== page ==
I’m listening to Must Be the Season of the Witch, by Donovan. A song that came out in 1966, a few months before I was buried, I mean, married. I was sixteen.
April, the month I was born, there will be a full-moon lunar eclipse. Monday, April 14, I will be a featured reader promoting my self-published chapbook, For the Hell of it, at the Lunada, the full-moon poetry reading series at Galeria de la Raza, in the Mission District, in San Francisco. If you are in the area, come check it out.
I feel strongly that this “is the season of the witch”: my season. This belated beatnik “is out to make it rich”. I am stepping out of the shadows, stepping up to the mic, and into the light. By “rich” I mean “enriched”, immersing myself in poetry, writing, writing, writing, and doing readings, open mic and/or featured, and retuning to painting.
I’m on Youtube now. I haven’t watched it, I can’t tolerate watching myself, but I do love to perform. I hope it turned out all right. It felt all right that night. I am not going to post the vid here, but if anyone is curious, search for Voz Sin Tinta – Poetry Reading at Alley Cat Bookstore on YouTube. I checked to make sure that search would work. (Geeze, when I checked, it had only 73 hits.) So, it’s up to you. If you wanna check it out, check it out. If not, well, then don’t. (I’m 6 min and 30 seconds into the vid just fyi, if you check it out. But hell, you might wanna watch the whole thing. It got edited down to nine or so minutes. Prob a little bit o’ everything that night.)
The vid starts with an intro of 24th Street Mission District. I have no idea who the woman narrating is. I didn’t grow up in this neighborhood. I’ve mainly lived in predominantly white neighborhoods, though always working class, with a little bit o’ welfare class, and even some no class. 😈 This is the first time since early childhood that I have lived in an “ethnic” neighborhood. (But it’s changing, being gentrified, and it’s turning hipster. I like diversity, myself. What I don’t like is “the haves” taking from the “have-not’s”. But that is a world-wide problem, and I can’t do anything to stop it, or I would.)
I was born in projects in El Paso, and lived in projects till almost five years old. I don’t have the experience of living “in the hood” or “the projects”. I was only born in one, not raised in it. I grew up poor, yeah, but not in an urban area. I grew up in a small, innocuous town, in a diverse neighborhood, but it was predominantly white. I did live in a tiny mining town, when I was two, though, in New Mexico. There were a lot of Mexican-Americans (and some Native Americans). Miners. I would’ve grown up there, most likely, but my dad had a drunken blackout and woke up at Camarillo State Hospital, a mental hospital near Los Angeles. (I think he was trying to get the hell away from my mom. In the seventies, a few years after they remarried, he woke from a drunken blackout in Hawaii. Twice. They lived in Northern Calif, near Sacramento.) I have always felt rootless, displaced, but living in the Bay Area is the place I have liked best. Half my life has been in the Bay Area, the last eight years in San Francisco.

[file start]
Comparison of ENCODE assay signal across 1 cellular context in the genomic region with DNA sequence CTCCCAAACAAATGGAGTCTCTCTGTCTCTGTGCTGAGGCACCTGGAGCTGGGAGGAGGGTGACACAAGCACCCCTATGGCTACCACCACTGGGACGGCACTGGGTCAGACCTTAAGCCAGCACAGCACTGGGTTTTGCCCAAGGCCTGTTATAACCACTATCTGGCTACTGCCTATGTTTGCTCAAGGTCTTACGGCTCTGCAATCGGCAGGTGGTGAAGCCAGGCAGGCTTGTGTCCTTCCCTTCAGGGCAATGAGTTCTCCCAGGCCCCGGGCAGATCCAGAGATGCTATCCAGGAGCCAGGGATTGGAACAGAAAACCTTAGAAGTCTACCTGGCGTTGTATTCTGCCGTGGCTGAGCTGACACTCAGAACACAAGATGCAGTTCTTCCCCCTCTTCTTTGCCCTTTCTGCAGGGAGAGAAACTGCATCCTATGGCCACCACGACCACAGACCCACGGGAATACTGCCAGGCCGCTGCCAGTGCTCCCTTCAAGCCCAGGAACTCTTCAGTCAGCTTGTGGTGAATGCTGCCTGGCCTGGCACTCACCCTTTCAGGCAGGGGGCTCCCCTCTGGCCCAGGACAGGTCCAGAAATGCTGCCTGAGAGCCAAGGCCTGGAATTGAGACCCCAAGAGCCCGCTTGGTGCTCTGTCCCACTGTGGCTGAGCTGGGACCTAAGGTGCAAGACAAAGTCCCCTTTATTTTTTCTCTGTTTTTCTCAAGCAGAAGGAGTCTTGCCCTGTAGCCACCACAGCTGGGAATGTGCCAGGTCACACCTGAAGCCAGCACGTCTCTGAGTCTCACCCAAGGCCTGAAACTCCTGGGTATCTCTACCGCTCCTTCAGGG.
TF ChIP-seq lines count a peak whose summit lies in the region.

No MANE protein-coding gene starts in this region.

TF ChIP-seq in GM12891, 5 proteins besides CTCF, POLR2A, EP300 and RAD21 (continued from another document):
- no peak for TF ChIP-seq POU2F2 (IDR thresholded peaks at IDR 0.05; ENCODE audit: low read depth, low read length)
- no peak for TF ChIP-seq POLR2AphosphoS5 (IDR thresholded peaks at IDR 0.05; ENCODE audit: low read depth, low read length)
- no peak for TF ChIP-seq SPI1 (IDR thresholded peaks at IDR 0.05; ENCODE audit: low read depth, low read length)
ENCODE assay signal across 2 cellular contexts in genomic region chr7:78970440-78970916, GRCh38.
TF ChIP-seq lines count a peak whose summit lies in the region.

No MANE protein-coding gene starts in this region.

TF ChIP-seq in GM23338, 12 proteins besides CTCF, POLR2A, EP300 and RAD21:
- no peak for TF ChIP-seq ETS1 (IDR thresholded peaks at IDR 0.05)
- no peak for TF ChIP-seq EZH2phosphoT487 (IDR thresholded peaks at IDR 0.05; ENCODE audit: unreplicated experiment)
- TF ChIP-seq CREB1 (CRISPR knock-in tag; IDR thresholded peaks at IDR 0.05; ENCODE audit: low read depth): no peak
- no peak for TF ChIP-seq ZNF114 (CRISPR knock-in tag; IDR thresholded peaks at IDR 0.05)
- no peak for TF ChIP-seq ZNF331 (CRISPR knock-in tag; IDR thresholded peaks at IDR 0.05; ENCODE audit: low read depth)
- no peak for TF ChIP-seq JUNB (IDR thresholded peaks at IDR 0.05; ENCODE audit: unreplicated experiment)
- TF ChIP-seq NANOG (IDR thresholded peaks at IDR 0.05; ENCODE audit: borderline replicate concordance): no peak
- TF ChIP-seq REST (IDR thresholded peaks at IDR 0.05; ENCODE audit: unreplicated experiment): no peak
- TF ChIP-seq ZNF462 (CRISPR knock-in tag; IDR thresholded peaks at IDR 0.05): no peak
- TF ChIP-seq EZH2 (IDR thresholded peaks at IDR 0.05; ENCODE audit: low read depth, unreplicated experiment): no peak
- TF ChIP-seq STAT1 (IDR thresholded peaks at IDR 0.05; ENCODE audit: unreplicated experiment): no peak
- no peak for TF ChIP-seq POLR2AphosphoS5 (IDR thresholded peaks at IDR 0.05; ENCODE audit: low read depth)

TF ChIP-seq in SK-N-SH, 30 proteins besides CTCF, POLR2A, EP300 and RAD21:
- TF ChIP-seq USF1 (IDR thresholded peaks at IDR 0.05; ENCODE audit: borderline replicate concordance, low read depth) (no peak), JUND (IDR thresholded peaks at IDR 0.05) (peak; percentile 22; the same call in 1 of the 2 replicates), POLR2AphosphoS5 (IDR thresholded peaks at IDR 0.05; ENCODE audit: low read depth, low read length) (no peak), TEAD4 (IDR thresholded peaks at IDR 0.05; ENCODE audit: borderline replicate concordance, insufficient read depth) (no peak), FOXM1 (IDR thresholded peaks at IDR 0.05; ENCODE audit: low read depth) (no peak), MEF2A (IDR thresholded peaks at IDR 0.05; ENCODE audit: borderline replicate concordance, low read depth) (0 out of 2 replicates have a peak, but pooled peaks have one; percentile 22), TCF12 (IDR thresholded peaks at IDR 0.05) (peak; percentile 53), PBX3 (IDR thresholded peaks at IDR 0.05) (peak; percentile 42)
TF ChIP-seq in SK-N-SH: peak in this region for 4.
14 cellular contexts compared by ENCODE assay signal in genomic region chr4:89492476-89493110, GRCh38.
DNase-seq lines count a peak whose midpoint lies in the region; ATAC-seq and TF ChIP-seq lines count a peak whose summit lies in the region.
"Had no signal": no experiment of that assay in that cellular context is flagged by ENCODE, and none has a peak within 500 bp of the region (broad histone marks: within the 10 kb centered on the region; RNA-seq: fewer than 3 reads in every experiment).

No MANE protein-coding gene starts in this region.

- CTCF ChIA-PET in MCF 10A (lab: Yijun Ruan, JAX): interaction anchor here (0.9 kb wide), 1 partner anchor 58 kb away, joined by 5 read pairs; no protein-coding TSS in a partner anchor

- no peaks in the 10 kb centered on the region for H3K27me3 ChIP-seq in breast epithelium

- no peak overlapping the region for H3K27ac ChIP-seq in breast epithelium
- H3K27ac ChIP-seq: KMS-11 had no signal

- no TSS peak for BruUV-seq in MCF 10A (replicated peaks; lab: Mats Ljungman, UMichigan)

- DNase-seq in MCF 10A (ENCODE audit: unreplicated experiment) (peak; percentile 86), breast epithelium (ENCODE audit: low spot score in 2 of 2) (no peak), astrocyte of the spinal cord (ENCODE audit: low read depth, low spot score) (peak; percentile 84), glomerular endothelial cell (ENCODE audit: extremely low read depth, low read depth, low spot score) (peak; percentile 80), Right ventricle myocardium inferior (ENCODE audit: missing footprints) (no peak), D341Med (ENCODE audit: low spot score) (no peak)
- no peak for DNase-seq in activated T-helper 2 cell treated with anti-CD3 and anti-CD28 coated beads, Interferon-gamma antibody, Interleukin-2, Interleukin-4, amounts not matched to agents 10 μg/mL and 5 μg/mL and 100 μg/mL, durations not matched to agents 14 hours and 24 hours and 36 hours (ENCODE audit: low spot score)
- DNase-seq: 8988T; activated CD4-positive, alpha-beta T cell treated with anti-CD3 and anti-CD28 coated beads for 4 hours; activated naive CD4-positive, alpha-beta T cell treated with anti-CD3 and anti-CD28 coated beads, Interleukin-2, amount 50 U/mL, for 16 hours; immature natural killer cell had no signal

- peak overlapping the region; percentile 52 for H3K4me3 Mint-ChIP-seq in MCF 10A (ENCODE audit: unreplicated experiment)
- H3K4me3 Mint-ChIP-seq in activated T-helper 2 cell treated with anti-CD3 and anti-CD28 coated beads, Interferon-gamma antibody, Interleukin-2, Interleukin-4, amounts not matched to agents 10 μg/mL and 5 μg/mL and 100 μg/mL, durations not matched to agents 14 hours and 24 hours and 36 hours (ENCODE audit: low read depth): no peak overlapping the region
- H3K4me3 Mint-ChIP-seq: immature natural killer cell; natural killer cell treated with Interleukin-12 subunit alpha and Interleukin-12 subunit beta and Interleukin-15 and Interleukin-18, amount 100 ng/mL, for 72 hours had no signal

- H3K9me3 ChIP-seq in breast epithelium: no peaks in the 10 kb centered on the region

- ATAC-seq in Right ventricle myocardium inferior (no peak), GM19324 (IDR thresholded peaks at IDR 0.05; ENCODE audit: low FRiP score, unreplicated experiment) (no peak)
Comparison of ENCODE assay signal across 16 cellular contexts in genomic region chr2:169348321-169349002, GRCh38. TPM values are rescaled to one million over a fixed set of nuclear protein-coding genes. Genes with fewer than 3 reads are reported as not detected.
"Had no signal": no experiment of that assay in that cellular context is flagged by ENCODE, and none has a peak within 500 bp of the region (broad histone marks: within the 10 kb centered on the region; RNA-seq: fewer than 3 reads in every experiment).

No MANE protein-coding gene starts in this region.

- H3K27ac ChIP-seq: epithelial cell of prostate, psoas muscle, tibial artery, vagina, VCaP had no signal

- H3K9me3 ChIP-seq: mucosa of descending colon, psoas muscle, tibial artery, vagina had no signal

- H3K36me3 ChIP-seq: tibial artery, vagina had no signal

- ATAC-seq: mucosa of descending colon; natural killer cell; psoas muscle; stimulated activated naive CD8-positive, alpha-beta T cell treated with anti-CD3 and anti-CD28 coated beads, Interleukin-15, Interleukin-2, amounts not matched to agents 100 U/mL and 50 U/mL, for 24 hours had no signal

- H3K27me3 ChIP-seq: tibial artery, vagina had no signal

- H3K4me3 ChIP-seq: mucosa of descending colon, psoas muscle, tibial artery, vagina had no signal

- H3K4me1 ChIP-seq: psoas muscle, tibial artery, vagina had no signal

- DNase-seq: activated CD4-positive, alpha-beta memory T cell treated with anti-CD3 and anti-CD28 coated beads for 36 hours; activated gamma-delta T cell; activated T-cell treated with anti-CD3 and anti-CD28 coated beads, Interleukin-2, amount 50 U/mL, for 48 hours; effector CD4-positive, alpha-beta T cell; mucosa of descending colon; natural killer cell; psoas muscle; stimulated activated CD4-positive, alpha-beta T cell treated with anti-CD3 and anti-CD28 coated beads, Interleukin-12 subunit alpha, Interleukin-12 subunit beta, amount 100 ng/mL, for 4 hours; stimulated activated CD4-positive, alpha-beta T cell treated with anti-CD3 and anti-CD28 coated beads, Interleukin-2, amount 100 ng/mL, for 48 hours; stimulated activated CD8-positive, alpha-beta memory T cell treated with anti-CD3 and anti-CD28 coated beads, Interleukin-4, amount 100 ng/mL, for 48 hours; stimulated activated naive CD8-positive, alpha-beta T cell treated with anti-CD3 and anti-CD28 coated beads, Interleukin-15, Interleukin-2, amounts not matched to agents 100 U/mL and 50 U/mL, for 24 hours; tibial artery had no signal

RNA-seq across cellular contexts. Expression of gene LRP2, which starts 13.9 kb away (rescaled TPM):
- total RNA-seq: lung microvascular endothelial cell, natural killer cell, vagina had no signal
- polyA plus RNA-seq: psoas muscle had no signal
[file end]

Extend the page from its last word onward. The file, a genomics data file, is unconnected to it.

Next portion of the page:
My dad told me he met Charlie Parker in Camarillo. But when I researched it, Parker was
there earlier, and would’ve been in New York in 1952/53, when my dad was in the hospital. BUT, the movie about Parker, if I remember right, has him checking out of Camarillo in 1953. So, beats me. I know my dad went to New York after he left my mom, in ’54. I figured it was because Parker was there. My dad always talked about him, like he knew him. “The Bird”, he would say, “I met him.” It’s possible my dad met Parker, even if it wasn’t in Camarillo. He also had a story of meeting Elvis Presley in a bar, but I can’t remember where. A Southern state, I think. He said a security guard tried to stop him from approaching Elvis, but that Elvis said, “Let him go. That’s my buddy.” Something to that effect. They sat at the bar and drank. Maybe Presley bought him his drink. Or maybe my dad bought Presley’s. My dad was that sort of guy. Cool, hip, charming. Plus, there are stories of Elvis being a very personable guy. I see no reason to not believe these stories. They sound plausible to me, knowing what kind of guy my dad was. When he cut out on my mom for twelve years, he traveled around the country, hopping box cars. He loved New York, New Orleans, Denver, Austin, St. Louis, Kansas City. I liked hearing him tell his stories. (My mom just glared when I’d ask him questions about his “travels” and “adventures”. Naturally.) All these cities were the places cool cats would be in the fifties. My dad wasn’t a musician, but he liked drinking, women, gambling, and good times. (Or, rather, bad times, know what I mean?) 🙂 Too bad my dad wasn’t a writer, like Kerouac. He told good stories. His art was cooking, actually. He worked as a cook in those years he was “on the road”, when he wasn’t drinking, gambling and kicking it up. My dad was a great cook, and always had that rep. Geeze, he should’ve stayed away from my mother. But he always did have self-destructive tendencies. (I, myself, haven’t seen the old bat in years. She’s 90, but her mind is still strong. I know she’s a damaged woman, and I feel sorry for the old crone, but I can’t heal her. And she sure as hell can harm me, with her passive-aggressive shit, her game playing. Sorry, but fuck that shit. I’ve learned to keep my self-destructive tendencies in check.)